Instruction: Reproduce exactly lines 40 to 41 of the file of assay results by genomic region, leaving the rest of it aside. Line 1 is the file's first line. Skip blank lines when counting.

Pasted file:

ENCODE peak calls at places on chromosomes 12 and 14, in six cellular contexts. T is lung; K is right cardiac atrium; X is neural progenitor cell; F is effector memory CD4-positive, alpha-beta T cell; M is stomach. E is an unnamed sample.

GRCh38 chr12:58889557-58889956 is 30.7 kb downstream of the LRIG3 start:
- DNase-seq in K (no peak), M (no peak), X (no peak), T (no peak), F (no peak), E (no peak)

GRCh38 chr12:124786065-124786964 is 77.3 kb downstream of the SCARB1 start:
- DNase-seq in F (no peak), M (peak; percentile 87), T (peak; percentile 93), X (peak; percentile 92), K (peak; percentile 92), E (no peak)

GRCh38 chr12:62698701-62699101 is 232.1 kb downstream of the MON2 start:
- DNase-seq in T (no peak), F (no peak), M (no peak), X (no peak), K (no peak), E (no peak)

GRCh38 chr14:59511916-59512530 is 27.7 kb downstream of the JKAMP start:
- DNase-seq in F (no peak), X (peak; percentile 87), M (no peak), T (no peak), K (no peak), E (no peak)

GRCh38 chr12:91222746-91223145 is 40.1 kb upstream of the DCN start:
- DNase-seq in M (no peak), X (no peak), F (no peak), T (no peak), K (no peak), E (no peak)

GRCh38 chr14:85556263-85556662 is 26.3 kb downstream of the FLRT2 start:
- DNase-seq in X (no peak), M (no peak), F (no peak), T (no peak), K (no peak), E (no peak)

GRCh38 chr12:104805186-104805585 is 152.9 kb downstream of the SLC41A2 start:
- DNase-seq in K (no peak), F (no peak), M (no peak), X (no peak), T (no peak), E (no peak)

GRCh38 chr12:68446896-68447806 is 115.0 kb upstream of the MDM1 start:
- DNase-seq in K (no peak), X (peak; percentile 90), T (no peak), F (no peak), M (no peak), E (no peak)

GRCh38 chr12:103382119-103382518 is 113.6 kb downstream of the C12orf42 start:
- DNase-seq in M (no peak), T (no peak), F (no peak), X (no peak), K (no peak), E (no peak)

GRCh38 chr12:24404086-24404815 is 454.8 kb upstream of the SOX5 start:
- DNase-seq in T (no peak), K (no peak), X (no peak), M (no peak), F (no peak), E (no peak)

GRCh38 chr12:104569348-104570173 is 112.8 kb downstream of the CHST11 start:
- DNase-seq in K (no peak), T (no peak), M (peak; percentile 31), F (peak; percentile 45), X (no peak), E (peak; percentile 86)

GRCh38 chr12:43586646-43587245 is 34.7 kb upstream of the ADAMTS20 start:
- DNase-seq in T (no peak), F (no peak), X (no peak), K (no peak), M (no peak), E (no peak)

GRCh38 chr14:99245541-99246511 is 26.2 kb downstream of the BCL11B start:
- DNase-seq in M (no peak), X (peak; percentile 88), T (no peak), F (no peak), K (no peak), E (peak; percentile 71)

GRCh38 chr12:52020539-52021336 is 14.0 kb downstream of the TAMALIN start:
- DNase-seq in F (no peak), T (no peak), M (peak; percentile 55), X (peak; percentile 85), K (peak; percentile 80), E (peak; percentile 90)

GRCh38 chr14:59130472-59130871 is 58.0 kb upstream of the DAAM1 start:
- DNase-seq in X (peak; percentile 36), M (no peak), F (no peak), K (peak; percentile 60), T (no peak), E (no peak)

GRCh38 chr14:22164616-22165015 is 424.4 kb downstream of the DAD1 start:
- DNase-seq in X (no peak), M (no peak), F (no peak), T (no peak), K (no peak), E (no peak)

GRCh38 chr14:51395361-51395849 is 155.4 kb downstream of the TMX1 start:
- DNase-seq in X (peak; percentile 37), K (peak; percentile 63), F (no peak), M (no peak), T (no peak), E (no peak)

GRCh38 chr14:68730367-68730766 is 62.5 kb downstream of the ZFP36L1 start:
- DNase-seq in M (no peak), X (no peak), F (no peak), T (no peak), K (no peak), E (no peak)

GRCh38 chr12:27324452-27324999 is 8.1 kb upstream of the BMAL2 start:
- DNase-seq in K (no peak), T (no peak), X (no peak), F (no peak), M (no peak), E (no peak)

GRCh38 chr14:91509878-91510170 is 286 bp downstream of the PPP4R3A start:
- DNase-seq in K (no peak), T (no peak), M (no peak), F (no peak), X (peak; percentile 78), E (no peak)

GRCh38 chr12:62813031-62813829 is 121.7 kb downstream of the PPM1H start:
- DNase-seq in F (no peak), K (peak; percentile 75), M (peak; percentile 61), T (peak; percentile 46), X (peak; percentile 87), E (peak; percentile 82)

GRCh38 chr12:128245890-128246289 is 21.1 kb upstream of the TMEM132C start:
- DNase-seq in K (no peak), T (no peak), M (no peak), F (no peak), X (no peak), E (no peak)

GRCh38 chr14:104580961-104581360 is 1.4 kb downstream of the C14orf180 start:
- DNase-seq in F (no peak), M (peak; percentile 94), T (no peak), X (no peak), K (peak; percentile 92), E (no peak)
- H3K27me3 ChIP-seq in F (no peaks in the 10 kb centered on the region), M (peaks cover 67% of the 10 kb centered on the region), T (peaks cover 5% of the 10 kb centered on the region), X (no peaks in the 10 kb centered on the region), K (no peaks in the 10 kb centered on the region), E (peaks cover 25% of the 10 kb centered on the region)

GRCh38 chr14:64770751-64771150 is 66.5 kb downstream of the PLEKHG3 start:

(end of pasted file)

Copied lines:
GRCh38 chr14:91509878-91510170 is 286 bp downstream of the PPP4R3A start:
- DNase-seq in K (no peak), T (no peak), M (no peak), F (no peak), X (peak; percentile 78), E (no peak)